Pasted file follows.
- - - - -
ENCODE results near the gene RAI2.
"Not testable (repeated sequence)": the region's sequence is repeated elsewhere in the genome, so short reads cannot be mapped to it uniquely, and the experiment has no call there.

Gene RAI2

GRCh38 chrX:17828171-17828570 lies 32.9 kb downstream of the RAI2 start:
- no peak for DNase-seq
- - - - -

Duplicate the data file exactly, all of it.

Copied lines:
ENCODE results near the gene RAI2.
"Not testable (repeated sequence)": the region's sequence is repeated elsewhere in the genome, so short reads cannot be mapped to it uniquely, and the experiment has no call there.

Gene RAI2

GRCh38 chrX:17828171-17828570 lies 32.9 kb downstream of the RAI2 start:
- no peak for DNase-seq